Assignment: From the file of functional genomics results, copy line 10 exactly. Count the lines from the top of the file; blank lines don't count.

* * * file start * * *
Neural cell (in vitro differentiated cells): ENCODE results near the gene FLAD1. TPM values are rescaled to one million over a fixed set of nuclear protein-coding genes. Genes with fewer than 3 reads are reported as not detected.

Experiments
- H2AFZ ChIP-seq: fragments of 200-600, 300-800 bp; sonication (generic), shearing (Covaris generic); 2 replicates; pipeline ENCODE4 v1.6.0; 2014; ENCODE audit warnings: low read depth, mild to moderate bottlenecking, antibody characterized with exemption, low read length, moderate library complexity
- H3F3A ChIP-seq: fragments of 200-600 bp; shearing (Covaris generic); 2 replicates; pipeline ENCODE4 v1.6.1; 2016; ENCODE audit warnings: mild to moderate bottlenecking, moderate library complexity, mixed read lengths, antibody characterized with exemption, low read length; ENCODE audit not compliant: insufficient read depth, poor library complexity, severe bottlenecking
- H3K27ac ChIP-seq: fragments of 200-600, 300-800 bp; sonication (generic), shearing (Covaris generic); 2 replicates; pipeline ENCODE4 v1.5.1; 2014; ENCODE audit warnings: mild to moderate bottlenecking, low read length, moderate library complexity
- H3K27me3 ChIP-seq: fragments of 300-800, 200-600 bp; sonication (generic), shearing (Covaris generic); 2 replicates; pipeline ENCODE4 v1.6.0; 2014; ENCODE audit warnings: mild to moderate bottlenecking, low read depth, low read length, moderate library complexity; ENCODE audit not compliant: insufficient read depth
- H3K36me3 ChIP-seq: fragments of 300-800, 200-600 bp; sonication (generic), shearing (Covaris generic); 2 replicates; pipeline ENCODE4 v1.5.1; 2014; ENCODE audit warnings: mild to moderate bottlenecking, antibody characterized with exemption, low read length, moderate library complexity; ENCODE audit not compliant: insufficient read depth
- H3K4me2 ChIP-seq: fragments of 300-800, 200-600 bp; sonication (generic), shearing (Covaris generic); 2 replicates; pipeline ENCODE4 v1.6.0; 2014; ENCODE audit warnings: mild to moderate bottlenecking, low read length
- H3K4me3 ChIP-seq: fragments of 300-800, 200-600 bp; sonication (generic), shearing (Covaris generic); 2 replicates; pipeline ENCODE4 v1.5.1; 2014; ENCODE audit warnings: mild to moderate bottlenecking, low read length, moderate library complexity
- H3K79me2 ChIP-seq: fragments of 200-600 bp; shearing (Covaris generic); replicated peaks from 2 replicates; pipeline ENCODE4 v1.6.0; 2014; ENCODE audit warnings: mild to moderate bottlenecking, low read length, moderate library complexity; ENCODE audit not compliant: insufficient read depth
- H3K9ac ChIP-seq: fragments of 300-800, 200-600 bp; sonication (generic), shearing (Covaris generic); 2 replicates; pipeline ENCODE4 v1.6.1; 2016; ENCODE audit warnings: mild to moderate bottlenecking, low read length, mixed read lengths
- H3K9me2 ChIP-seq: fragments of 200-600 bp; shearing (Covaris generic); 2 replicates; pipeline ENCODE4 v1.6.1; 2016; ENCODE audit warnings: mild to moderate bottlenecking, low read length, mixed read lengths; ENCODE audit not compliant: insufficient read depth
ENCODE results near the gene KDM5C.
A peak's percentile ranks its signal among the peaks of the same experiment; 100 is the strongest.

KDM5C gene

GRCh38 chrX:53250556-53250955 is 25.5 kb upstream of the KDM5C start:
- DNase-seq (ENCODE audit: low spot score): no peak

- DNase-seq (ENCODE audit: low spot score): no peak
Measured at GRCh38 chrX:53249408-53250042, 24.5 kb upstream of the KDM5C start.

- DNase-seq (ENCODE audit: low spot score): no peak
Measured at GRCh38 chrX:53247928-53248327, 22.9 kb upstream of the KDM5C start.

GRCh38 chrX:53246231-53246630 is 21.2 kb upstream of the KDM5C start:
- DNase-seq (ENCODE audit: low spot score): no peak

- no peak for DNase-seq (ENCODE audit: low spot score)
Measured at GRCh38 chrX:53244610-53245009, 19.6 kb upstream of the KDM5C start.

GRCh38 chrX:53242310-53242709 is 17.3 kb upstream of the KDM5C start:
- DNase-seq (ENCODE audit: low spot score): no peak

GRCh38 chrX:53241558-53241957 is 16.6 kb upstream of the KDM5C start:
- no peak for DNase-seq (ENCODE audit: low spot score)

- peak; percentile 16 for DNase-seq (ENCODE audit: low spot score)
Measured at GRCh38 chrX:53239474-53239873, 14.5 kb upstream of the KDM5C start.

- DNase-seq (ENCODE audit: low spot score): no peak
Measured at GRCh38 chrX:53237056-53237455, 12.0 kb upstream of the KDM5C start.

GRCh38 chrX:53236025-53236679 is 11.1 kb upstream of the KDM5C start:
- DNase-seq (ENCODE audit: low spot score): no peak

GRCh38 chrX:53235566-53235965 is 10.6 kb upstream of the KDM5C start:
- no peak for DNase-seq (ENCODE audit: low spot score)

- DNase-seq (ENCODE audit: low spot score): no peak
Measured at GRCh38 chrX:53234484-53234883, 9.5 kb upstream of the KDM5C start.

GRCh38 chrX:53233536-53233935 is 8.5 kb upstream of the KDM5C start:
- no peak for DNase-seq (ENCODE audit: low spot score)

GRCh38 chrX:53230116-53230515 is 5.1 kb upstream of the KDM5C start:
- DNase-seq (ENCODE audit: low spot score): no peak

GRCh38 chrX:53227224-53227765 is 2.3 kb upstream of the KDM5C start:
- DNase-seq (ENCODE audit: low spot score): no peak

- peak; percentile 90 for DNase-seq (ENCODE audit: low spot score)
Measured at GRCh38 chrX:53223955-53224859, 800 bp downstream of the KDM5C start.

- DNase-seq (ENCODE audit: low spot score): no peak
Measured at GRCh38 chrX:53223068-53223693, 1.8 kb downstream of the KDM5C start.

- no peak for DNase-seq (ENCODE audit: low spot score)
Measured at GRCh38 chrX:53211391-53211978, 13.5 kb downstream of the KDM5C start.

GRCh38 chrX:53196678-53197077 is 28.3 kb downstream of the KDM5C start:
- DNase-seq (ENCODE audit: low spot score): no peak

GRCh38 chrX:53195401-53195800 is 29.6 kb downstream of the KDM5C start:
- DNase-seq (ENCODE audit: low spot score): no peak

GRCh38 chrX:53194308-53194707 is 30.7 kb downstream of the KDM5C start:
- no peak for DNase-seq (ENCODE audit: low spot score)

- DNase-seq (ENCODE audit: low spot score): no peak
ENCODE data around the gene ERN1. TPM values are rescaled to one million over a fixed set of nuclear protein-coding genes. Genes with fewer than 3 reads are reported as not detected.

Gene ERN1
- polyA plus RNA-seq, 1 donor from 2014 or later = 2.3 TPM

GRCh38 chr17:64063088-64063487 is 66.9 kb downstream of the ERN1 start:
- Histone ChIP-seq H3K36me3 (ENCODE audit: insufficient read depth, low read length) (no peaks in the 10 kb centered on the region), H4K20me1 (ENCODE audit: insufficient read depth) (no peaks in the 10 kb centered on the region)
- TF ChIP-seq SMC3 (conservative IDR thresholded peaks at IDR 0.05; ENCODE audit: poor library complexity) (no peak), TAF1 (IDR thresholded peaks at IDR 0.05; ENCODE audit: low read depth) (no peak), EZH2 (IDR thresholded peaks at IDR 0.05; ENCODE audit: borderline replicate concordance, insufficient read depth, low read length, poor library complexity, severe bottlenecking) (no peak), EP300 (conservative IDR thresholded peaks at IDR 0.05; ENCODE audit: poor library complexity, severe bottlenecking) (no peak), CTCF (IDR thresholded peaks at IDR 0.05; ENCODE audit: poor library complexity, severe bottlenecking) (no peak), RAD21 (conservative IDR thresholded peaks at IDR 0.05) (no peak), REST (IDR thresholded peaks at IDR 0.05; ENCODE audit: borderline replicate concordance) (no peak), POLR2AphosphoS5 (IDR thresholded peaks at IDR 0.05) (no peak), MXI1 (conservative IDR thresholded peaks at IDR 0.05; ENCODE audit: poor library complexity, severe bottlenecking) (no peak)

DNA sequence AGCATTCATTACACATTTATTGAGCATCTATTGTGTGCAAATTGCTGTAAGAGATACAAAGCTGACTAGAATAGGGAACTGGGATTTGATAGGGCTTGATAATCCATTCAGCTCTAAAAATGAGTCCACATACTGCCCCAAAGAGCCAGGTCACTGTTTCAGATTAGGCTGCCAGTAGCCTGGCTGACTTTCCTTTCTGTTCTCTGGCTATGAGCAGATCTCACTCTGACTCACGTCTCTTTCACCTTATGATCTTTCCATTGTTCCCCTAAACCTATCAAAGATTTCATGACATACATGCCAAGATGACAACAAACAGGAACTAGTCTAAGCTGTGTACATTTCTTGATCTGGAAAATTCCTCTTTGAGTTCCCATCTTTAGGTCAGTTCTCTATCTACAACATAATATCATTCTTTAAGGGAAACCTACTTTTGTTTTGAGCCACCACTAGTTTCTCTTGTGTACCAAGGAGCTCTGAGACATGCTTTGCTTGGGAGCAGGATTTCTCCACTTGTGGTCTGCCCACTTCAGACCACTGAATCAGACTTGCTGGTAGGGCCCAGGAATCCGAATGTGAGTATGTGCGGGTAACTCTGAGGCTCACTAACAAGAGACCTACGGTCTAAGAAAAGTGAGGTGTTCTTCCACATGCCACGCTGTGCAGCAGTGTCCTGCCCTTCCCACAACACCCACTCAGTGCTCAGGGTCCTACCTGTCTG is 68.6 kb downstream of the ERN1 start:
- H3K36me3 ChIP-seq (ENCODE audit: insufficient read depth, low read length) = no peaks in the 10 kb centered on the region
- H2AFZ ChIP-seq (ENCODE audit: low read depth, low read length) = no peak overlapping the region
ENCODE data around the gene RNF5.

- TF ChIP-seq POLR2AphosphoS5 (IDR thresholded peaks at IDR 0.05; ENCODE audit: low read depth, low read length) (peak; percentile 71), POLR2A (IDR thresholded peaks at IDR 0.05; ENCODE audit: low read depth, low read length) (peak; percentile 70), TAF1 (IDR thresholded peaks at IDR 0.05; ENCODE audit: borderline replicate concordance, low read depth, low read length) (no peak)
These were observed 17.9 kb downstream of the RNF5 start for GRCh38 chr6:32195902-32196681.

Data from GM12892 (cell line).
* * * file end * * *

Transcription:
- H3K79me2 ChIP-seq: fragments of 200-600 bp; shearing (Covaris generic); replicated peaks from 2 replicates; pipeline ENCODE4 v1.6.0; 2014; ENCODE audit warnings: mild to moderate bottlenecking, low read length, moderate library complexity; ENCODE audit not compliant: insufficient read depth